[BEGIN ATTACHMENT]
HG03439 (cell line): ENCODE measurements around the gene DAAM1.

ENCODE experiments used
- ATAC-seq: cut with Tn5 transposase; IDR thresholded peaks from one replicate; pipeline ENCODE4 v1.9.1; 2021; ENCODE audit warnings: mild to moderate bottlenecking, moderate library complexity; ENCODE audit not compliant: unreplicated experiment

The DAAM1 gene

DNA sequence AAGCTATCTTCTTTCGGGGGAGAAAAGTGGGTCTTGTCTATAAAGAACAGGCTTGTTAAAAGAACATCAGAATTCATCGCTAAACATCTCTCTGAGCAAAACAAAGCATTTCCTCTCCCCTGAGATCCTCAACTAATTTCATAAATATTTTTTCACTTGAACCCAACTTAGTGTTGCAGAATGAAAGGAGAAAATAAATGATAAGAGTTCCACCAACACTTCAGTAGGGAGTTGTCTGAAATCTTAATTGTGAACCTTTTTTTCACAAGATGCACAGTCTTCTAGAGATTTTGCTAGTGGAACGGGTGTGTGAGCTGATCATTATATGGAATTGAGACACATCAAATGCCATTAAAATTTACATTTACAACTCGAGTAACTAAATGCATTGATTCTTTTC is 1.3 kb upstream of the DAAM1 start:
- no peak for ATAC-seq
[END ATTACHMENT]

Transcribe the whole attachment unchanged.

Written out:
HG03439 (cell line): ENCODE measurements around the gene DAAM1.

ENCODE experiments used
- ATAC-seq: cut with Tn5 transposase; IDR thresholded peaks from one replicate; pipeline ENCODE4 v1.9.1; 2021; ENCODE audit warnings: mild to moderate bottlenecking, moderate library complexity; ENCODE audit not compliant: unreplicated experiment

The DAAM1 gene

DNA sequence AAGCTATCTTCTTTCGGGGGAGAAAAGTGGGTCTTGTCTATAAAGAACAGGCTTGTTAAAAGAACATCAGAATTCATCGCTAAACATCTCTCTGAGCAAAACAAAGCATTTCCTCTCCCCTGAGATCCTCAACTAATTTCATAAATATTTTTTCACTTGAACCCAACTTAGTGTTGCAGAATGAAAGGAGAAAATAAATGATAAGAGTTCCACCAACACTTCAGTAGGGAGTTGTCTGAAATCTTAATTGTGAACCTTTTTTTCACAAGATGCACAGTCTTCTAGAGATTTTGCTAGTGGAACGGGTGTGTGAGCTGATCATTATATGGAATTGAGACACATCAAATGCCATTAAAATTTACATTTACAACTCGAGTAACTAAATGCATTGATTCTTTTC is 1.3 kb upstream of the DAAM1 start:
- no peak for ATAC-seq